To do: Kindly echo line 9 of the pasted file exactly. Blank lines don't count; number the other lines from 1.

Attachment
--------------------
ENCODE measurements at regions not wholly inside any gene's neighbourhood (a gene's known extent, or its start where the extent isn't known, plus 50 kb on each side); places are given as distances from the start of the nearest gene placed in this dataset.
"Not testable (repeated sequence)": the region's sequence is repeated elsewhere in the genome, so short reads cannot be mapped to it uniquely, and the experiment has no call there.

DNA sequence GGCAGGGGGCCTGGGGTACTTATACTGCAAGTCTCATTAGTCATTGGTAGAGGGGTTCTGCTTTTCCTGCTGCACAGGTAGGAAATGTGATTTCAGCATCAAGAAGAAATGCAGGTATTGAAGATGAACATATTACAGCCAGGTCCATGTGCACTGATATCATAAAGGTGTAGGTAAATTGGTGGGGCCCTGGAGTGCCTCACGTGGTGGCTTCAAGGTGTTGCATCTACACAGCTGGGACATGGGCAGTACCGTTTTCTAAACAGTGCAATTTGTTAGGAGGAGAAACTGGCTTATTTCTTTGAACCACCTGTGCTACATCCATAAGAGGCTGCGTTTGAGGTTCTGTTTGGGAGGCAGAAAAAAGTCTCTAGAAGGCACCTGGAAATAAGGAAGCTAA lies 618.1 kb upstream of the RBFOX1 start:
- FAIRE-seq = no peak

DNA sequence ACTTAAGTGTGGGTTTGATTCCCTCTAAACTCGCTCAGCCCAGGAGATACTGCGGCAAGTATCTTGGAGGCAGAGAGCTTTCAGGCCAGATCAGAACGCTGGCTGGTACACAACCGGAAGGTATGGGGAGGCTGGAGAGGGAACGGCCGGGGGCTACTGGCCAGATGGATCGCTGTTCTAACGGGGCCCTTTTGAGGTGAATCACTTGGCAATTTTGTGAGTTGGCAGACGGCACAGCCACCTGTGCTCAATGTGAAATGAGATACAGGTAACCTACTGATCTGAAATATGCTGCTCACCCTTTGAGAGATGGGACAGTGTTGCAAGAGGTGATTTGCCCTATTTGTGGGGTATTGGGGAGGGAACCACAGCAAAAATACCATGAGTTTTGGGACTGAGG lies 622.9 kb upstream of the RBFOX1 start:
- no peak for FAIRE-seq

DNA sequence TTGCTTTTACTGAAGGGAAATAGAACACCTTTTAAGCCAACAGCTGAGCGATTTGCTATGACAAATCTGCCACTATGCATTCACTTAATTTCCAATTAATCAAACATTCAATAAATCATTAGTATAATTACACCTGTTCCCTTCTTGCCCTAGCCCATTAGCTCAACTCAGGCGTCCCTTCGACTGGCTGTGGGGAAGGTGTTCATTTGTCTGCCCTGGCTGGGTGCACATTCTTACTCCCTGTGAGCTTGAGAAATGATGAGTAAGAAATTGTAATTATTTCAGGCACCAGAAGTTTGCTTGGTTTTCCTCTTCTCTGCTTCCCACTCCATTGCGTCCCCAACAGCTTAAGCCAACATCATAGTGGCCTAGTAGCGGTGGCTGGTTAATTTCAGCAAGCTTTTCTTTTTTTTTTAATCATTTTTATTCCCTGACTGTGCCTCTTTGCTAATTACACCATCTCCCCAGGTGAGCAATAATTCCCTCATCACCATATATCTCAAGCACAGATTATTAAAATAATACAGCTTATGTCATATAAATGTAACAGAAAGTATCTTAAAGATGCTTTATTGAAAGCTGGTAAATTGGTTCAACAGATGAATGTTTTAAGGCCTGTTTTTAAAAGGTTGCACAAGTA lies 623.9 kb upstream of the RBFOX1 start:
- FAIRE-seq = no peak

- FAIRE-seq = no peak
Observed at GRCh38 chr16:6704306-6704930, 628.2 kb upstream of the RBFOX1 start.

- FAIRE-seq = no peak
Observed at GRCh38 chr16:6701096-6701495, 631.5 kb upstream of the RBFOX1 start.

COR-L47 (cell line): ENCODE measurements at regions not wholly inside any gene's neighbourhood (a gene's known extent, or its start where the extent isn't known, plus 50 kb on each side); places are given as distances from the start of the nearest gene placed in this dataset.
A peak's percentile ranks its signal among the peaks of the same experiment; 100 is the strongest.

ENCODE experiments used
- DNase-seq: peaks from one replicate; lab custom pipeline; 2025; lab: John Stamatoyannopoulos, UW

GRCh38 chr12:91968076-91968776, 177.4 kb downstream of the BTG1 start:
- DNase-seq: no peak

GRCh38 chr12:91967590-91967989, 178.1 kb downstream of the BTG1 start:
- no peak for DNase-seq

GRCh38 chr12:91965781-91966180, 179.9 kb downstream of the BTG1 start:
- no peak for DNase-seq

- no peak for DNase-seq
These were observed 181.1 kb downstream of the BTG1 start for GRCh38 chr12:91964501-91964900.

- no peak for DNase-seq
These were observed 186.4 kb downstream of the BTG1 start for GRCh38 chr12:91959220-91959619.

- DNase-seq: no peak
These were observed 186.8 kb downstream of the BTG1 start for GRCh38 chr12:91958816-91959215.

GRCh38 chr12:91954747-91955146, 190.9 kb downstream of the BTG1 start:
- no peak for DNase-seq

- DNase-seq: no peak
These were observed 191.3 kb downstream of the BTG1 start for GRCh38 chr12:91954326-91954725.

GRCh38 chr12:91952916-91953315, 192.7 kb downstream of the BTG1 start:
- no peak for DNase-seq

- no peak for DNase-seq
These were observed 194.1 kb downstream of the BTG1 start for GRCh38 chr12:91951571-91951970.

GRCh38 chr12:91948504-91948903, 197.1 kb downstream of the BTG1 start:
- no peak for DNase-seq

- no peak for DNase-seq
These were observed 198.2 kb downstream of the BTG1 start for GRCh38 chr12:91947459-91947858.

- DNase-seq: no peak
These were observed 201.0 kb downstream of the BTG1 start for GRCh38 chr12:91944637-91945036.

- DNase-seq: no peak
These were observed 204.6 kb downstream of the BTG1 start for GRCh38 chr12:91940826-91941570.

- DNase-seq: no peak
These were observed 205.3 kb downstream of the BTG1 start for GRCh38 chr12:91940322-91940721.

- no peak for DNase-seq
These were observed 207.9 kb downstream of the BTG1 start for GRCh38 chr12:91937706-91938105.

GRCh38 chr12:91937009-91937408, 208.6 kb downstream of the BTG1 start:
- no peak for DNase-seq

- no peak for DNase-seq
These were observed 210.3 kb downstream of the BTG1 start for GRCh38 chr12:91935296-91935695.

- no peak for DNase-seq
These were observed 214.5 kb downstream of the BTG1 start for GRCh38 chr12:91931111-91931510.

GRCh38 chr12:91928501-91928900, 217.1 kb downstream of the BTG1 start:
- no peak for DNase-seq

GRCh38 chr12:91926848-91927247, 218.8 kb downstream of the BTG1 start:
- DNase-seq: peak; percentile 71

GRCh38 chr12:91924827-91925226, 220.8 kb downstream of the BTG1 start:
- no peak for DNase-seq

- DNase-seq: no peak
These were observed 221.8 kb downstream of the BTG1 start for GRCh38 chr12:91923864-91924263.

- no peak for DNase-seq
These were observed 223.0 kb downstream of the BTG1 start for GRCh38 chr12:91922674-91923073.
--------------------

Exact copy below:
- FAIRE-seq = no peak